9:34 AM

Thursday, May 12, 2016  

Vladimir Bukovsky was prominent in the dissident movement within the old Soviet Union, and spent 12 years in prisons, labor camps, and psychiatric hospitals.  He has lived in Britain since the late 1970s, and has been a vocal opponent of Vladimir Putin, referring to Putin and his cricle as the heirs of Lavrenty Beria--Beria being Stalin's notorious secret-police chief.  Bukovsky also expressed the opinion that the poisoning of Alexander Litvinenko (in Britain, by radioactive polonium) was done at the behest of Russian authorities.  So you can be pretty sure that Bukovsky isn't on Vladimir Putin's list of 10 favorite people.

Recently, Bukovsky has been charged with child pornography by British authorities.  Claire Berlinski believes that he was likely framed by the Russian regime.  (More from Claire here.)  It certainly seems quite possible that Putin's intelligence agencies planted the evidence on Bukovsky's computer, and I am happy that Claire is going to be further investigating this matter, which has received little attention from the legacy media.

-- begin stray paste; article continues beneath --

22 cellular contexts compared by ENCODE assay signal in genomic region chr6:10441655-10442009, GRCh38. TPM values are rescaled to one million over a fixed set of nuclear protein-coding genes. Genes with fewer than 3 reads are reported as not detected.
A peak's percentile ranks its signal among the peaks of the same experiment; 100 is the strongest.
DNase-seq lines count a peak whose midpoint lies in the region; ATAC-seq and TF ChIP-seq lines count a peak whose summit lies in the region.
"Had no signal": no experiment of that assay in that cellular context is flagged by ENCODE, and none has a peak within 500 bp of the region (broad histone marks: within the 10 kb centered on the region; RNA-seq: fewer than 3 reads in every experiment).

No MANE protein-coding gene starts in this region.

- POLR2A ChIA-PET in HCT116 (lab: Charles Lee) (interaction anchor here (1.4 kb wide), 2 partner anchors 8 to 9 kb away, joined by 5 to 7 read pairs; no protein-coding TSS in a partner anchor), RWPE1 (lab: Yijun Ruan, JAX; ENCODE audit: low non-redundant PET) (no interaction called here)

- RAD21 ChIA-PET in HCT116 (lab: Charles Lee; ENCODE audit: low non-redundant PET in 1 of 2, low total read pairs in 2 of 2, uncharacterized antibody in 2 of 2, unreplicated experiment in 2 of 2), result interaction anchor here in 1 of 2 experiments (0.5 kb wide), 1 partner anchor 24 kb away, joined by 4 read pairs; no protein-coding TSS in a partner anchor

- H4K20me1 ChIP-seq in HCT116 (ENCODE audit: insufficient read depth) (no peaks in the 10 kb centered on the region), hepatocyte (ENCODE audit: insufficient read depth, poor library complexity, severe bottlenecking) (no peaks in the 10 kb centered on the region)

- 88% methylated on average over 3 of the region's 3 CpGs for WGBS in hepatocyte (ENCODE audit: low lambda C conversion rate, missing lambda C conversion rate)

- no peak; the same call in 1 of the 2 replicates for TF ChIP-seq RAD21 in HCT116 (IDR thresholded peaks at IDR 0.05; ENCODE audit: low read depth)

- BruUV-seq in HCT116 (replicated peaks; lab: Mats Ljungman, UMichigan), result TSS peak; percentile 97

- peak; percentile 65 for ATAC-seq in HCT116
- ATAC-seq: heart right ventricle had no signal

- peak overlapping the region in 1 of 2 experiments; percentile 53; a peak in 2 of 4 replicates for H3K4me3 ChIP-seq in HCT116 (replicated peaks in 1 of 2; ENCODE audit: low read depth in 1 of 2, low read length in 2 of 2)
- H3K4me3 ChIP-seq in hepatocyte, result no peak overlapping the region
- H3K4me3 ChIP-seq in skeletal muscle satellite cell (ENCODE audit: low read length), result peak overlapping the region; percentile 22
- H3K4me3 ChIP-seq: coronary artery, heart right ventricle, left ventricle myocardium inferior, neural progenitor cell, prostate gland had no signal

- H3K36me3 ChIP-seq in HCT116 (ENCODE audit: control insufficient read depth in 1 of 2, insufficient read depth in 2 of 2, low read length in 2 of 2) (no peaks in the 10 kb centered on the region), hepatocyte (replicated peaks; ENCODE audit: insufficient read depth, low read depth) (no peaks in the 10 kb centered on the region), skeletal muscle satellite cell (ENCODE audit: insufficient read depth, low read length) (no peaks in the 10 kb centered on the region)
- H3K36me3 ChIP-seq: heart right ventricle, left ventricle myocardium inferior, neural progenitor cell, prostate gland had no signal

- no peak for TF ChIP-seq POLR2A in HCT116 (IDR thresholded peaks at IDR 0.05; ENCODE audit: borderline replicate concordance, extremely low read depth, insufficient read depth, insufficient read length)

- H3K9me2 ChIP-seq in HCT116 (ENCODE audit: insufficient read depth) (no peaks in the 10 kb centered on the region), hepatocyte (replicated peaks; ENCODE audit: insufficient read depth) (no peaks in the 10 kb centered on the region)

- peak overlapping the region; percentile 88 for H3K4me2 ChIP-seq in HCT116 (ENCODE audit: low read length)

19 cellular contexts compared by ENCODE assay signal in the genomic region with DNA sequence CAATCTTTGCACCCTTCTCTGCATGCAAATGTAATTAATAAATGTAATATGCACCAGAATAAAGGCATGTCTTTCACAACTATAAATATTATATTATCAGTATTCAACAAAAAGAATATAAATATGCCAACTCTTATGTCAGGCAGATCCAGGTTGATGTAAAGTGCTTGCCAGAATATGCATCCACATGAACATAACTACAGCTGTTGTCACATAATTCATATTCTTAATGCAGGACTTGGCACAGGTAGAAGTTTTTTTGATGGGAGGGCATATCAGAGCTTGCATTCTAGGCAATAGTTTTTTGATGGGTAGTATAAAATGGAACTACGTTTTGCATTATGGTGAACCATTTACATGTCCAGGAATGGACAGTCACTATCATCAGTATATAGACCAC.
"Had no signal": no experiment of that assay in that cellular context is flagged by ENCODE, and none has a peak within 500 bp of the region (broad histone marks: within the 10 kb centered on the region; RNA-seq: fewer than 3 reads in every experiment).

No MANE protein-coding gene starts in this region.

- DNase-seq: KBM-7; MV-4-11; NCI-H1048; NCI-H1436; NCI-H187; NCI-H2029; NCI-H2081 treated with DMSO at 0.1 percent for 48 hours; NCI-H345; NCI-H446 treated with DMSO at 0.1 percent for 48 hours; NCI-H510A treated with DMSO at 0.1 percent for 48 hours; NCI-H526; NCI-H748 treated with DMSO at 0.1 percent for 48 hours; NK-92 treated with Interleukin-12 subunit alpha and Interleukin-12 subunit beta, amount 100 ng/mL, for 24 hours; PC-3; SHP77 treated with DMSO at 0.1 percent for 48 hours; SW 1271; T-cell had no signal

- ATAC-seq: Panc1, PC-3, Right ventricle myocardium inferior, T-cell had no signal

I tend to believe that Claire is right and Bukovsky is innocent, though I have no way of putting probabilities on this at the moment.  I am also impressed by the logic of  Diana West's question:  "Is there a sentient person, naturally revolted by the thought of child pornography, even five or six images' worth, going to believe for one minute that the British state, for decades having turned the blindest and hardest and most craven of eyes against the sexual despoilment and prostitution of generations of little British girls at risk at the hands of criminal Islamic "grooming" gangs, has suddenly developed some compelling interest in protecting the welfare of children, and thus turned its avenging sword on ... Vladimir Bukovsky?"